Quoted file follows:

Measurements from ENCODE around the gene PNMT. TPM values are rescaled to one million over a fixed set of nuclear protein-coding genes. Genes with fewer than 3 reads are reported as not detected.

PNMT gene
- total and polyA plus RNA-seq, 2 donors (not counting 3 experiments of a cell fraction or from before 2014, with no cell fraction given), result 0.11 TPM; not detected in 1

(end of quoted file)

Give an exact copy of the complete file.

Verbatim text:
Measurements from ENCODE around the gene PNMT. TPM values are rescaled to one million over a fixed set of nuclear protein-coding genes. Genes with fewer than 3 reads are reported as not detected.

PNMT gene
- total and polyA plus RNA-seq, 2 donors (not counting 3 experiments of a cell fraction or from before 2014, with no cell fraction given), result 0.11 TPM; not detected in 1